“Of course I have,” he shrugged.  “I mean, I’m starting med school in a week.  I hope I have.”

“Yeah,” the boy beside him spoke softly.  “Med school, big deal.  I’m so proud of you for getting accepted.”

“What about you?  What do you want?”

“I'm not—”



“—sure,” his date spoke for him, them.  Good thing, too, because all he could think was how the new honey blonde colour fit him.  It fit him too well.

“Alright, well my name’s Jimin.  Just call me over when you’re ready,” Jimin said softly, although his eyes never left his.

“Thanks, Jimin,” his date nodded, and Jimin was off to tend to the other customers.  “Any idea, Hoseok?”

“No, I have no clue,” Hoseok shrugged, trying to shake the blonde out of his head as he focused back on the menu in front of him.

“Oh, they have—”



“—tiramisu, please,” Jimin smiled brightly at the young waiter, handing him the menu.

“You love dessert,” Hoseok teased the smaller boy, who only stuck out his tongue at him childishly.  Hoseok could only smile, studying every bit of Jimin’s face—his button nose that Hoseok couldn’t keep himself from kissing most of the time, his plump cheeks that always seemed to hold a natural rosy hue (possibly because Hoseok pinched them so often), his plump lips that were so soft and warm and welcoming, his everything.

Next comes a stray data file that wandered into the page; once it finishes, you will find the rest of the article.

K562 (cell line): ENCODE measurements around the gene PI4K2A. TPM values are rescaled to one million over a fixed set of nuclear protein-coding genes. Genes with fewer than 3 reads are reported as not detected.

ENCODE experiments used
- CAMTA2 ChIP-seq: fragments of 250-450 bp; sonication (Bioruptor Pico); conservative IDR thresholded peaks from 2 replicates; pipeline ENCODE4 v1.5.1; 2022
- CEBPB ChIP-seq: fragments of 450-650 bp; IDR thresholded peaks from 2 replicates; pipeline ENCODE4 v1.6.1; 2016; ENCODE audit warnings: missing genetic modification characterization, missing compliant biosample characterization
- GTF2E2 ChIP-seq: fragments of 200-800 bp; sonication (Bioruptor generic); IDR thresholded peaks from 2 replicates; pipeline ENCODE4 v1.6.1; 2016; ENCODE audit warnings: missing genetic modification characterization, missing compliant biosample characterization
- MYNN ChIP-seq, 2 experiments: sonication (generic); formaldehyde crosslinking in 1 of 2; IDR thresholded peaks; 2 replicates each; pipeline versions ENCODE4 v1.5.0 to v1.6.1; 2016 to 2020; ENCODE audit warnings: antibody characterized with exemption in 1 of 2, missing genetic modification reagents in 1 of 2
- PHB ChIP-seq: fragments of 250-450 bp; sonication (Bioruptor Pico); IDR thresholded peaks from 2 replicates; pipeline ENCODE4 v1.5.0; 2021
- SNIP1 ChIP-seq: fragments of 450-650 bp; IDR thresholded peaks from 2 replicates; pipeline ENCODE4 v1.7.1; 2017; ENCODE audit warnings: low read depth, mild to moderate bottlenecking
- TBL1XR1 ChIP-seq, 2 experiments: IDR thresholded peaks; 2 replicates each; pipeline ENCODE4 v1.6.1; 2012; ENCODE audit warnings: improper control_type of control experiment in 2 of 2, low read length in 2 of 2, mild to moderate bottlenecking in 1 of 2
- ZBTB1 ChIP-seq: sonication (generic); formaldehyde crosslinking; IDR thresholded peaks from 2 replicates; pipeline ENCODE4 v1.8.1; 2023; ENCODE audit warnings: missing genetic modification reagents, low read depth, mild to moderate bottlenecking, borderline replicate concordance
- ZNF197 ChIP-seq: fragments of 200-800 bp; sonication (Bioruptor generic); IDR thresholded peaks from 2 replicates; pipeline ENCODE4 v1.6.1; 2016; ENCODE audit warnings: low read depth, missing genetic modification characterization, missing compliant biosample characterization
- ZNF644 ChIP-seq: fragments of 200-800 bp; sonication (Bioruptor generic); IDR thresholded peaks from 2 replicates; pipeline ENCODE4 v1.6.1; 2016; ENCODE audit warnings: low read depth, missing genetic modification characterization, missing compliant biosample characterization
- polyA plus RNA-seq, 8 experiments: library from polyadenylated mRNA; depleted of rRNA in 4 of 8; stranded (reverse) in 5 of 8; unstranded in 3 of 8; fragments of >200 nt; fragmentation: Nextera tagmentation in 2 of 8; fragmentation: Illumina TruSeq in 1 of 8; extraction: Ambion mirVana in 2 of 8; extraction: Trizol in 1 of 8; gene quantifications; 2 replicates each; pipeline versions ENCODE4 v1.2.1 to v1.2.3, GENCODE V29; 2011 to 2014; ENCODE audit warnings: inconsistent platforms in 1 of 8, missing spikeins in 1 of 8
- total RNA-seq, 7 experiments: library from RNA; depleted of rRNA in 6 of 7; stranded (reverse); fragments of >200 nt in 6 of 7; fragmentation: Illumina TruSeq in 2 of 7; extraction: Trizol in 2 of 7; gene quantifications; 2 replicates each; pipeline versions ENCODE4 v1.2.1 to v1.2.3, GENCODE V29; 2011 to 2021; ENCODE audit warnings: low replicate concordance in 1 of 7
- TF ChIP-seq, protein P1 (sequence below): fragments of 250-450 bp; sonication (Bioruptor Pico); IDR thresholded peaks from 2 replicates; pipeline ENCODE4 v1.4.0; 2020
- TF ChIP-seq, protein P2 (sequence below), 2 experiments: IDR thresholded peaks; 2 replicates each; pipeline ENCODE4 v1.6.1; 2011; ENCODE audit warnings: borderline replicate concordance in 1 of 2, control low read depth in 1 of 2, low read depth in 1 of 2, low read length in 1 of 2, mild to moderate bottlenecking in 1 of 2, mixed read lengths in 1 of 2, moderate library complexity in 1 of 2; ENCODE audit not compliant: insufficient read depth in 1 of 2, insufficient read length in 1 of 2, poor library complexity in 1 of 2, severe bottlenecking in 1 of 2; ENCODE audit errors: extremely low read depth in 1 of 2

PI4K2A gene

“And you love coffee,” he prompted, raising his eyebrows.

Black coffee,” Hoseok specified.

“Exactly.  It’s nasty.”  Jimin’s nose wrinkled at the thought of the dark liquid that always seemed to burn his tongue.

“It’s not,” Hoseok defended himself, pouting slightly as Jimin just shook his head.

“No, it most definitely is.  How can you stand it?”

“I just do.”

“I don’t under—”